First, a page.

What if, in the spirit of the early church, Christians once again began to enjoy the favor of all the people—not because of how like the world they have become through assimilation and accommodation, but because of how unlike the world they have become through their lives of love and good deeds?

What if Christians once again, collectively and comprehensively and universally, lived such compelling lives that the Lord added daily to their number those who were being saved (Acts 2:42–47)?

And what if—and this is ever so important in consideration of these other what-ifs—we realized that the pressure to make such things happen is completely off our shoulders because the ultimate responsibility and power for change has been placed squarely on Jesus’ shoulders.

Jesus, and only Jesus, holds the keys for unlocking the flourishing of the people, places, and things that He not only created but sustains and restores and will ultimately perfect in glory. “He comes to make his blessings flow, far as the curse is found.” And “of the increase of his government and of peace there will be no end” (Isaiah 9:7, emphasis added).

Indeed, we are the salt of the earth, the city on a hill, and the light of the world—but the light we shine is His light and not our own—just as the moon, having no light of its own, nonetheless was created to reflect the light of the sun in such a way that it illuminates the darkness of night.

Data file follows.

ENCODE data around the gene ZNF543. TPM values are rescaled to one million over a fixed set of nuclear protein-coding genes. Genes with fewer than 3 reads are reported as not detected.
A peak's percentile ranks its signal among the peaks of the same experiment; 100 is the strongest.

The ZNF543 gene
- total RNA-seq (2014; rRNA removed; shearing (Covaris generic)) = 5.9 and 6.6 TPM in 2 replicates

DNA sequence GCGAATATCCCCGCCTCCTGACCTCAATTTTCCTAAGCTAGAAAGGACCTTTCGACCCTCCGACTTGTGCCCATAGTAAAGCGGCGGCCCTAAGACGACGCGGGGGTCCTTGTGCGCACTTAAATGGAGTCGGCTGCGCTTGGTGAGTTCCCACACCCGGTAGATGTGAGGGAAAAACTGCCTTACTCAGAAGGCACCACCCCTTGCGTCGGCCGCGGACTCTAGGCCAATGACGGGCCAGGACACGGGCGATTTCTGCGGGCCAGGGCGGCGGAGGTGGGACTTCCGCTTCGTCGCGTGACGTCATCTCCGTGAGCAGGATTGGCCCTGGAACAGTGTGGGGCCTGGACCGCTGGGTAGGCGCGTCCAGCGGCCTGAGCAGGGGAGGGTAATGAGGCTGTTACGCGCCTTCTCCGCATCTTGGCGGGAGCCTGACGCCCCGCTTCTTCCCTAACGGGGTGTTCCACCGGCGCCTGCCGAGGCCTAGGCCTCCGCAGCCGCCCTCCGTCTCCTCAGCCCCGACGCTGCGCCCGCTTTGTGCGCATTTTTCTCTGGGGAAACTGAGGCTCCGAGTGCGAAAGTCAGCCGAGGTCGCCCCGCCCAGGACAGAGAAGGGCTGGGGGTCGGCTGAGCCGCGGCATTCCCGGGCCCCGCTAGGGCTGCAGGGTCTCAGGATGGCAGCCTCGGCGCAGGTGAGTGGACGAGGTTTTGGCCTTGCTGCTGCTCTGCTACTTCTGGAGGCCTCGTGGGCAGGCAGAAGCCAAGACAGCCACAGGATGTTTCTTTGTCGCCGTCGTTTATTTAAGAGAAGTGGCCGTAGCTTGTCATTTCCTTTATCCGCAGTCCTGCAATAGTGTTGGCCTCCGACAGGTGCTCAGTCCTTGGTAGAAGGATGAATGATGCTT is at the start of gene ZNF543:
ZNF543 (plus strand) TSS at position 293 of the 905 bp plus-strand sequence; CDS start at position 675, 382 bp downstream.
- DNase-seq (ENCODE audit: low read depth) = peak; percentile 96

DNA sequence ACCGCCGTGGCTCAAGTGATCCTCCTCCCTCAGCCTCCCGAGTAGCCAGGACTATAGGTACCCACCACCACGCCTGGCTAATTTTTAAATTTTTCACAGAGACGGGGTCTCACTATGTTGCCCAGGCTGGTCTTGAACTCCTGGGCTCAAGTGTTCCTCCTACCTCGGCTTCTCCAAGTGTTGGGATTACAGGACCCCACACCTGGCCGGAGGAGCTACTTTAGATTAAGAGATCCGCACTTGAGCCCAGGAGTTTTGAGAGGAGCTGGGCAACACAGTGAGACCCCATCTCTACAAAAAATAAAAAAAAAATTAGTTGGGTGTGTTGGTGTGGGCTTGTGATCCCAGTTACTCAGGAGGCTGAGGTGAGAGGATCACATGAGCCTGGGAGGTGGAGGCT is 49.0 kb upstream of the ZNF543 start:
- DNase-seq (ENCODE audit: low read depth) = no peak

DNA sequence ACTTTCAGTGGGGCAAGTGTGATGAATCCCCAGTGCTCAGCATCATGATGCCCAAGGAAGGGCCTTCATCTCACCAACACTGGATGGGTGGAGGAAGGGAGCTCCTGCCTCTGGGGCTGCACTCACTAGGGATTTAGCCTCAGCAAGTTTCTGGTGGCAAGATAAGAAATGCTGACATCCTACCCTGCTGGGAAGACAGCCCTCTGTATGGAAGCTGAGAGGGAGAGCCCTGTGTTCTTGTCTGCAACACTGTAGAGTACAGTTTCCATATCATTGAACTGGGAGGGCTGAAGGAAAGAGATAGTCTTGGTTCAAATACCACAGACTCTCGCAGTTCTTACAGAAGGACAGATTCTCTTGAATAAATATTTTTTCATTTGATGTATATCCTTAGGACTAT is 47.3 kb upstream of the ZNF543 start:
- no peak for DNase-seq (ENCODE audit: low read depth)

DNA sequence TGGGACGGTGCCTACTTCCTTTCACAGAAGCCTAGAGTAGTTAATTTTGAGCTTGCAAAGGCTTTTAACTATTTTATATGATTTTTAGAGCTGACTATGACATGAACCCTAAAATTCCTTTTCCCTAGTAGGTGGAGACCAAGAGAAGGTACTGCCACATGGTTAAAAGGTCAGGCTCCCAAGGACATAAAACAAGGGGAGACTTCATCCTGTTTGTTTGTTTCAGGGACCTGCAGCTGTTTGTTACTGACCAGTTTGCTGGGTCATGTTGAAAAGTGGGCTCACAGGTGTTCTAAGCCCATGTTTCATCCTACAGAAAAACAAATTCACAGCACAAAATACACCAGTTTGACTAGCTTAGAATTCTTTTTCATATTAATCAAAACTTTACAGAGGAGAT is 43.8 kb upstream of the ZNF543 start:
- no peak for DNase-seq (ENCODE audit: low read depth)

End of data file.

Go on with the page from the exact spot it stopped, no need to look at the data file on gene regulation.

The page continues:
His light is available to us every single day.

To begin, all we have to do is walk outside, bask in it, and receive it.

And we do this, watch out. Because when we do this, we just might become the best kind of dangerous.

 

Scott Sauls is senior pastor of Christ Presbyterian Church in Nashville, Tennessee. Before CPC, Scott was a lead and preaching pastor alongside Tim Keller with New York City’s Redeemer Presbyterian Church. He lives in Nashville with his lovely wife, Patti, and daughters, Abigail and Ellie. He blogs regularly—seriously bookmark him—and can be found being humble light on Twitter, Instagram, and Facebook.

About Irresistible Faith, Raechel Myers, Founder of She Reads Truth says, “As our family’s pastor, Scott consistently challenges us to be ‘people of the book.’” Donald Miller says, “I miss the kind of church Scott is describing in this book, and I don’t think I am alone.” Gabe and Rebekah Lyons wrote, that Irresistible Faith “is an antidote to much that is wrong with our western, American version of Christianity.”

I deeply concur. Irresistible Faith: Becoming the Kind of Christian the World Can’t Resist is one phenomenal, readable, and surprisingly comprehensive book about what it can look like for us to follow Jesus in truth and beauty. These pages echo the heart of God. This is an absolute must-read that I cannot recommend highly enough.